Ever since the Penguin update came out from Google just a few short weeks ago, I have basically taken a “breather” from building any new niche sites. This has given me a chance to analyze my strategies, determine what sites were affected (and why the were affected), and consider my future of building new sites.
I want to cover some of these thoughts and findings in detail and overall address the issue of building niche sites after the Google Penguin update.
How Are My Sites Doing?
I am like many other people out there, some of my sites were hit pretty hard, but others were not. Here is an example of one of my sites that was hit by the Penguin update. You will notice that it was receiving between 130 and 150 visits a day, but once Penguin hit, the traffic went down to around 80 to 100 visitors a day.
On the flip-side, I also had many sites that were unaffected. For example this site as you can see from the analytics below has been totally flat before, during, and after the Penguin update…no effect whatsoever.
Overall, the Penguin update hurt! I didn’t like it at all. However, it has given me a chance to step back and take a look at what may have caused some of my site to get hit, while others were not. For those of you who were on the webinar I did last week, I gave you an early scoop on some of my findings. If not, here’s what I’ve discovered.
Penguin was primarily targeting sites that were using too much keyword anchor text or were linking for less than relevant sources. At least these were 2 of the bigger parts of the updates.
By contrast, the Panda update was targeting sites that had poorly written content or had very short/thin articles. This is why article directories or wiki type sites like Mahalo.com and others were hit so hard. The Panda update had nothing to do with targeting “small” niche sites, but targeted both large and small sites that had either short articles or poorly written content. Both big and small sites were affected equally.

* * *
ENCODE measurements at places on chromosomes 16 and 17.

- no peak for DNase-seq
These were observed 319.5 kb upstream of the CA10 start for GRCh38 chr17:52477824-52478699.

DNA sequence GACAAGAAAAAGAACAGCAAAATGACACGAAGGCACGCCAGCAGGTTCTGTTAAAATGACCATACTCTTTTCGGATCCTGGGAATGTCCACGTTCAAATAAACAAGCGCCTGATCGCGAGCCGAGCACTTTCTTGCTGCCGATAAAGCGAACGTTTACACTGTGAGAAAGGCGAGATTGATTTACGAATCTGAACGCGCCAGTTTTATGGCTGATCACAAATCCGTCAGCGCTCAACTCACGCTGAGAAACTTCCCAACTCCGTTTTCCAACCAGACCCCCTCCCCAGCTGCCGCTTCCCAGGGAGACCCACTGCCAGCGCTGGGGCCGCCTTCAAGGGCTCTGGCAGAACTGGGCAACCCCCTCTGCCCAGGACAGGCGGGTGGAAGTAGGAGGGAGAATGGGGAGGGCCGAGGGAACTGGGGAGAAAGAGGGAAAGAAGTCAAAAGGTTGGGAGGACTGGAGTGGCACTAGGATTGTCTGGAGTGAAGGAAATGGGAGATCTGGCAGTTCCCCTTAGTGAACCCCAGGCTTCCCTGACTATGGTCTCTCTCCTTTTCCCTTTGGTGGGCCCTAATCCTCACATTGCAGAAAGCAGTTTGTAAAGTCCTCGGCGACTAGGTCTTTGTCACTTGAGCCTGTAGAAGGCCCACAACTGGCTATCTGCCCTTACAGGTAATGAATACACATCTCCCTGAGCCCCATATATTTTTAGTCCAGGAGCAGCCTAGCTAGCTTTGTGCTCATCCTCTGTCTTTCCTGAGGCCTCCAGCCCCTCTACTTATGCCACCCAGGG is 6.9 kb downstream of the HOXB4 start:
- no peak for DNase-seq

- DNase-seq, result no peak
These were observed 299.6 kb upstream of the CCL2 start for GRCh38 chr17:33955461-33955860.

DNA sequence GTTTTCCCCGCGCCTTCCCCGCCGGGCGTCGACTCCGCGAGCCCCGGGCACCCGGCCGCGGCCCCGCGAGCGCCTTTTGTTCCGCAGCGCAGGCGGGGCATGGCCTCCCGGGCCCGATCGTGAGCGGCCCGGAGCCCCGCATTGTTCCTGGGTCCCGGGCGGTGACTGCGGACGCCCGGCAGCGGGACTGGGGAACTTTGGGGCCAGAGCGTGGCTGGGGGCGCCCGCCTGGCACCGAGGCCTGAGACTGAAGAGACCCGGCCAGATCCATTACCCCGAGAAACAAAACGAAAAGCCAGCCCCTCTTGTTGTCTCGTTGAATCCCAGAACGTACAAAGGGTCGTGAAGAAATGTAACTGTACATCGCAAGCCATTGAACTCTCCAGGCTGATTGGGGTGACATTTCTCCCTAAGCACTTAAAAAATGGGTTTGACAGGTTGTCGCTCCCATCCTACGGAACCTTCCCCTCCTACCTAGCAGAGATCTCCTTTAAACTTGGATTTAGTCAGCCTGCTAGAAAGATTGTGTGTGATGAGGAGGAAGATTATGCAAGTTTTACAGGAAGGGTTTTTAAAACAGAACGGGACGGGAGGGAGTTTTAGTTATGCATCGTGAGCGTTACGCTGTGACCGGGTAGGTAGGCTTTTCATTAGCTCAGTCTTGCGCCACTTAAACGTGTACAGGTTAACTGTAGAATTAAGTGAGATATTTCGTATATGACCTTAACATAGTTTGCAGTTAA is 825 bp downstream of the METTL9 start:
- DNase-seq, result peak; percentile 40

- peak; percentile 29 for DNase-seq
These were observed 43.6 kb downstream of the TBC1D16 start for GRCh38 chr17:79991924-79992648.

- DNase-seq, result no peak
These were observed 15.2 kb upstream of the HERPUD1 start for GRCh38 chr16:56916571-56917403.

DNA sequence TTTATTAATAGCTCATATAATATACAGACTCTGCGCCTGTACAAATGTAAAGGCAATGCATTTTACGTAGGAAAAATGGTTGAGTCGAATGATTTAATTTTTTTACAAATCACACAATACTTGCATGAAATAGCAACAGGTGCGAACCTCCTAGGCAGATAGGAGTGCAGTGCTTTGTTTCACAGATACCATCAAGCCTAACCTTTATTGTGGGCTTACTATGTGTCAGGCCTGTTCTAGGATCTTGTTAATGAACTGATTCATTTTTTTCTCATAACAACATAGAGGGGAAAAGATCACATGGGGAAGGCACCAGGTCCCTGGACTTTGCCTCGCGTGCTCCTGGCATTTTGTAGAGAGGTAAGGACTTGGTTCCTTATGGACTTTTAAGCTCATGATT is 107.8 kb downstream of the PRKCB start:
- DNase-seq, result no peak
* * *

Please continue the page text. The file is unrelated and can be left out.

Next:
This is also true of the Penguin update. Big sites were hit just as hard as small sites. Again, this update had nothing to do with targeting small niche sites and everything to do with targeting link building practices.
Link Building Strategies Targeted by Penguin
So, for example if you were targeting the keyword “best laptop computers” and 100% of the anchor text that you used to link to your site was “best laptop computers”, then your site was likely penalized heavily by the Penguin update. This didn’t matter if your content was amazing or if you site was extremely large; if you used this kind of link building practice, then you site was “Penguinized”.
The second type of link building strategy that was targeted by Penguin was linking from non-relevant content. Matt Cutts, gave an example of this here. Notice in that image, that the links are using anchor text that is not relevant or doesn’t make sense to the article itself. I have to confess that I have done something similar – although not as blatant. Usually if I wanted to link from a less than relevant article, I would do so in the author box at the end.
So, essentially this is why some of my sites were hit by Penguin and others were not. My sites that were built a couple of years ago for example all used a high percentage (75 to 90%) of the anchor text was the keyword I was targeting. These sites were Penguinized. However, other sites that did not use as much keyword anchor text were not. Others are finding the same thing to be true.
How to Build Links Post Penguin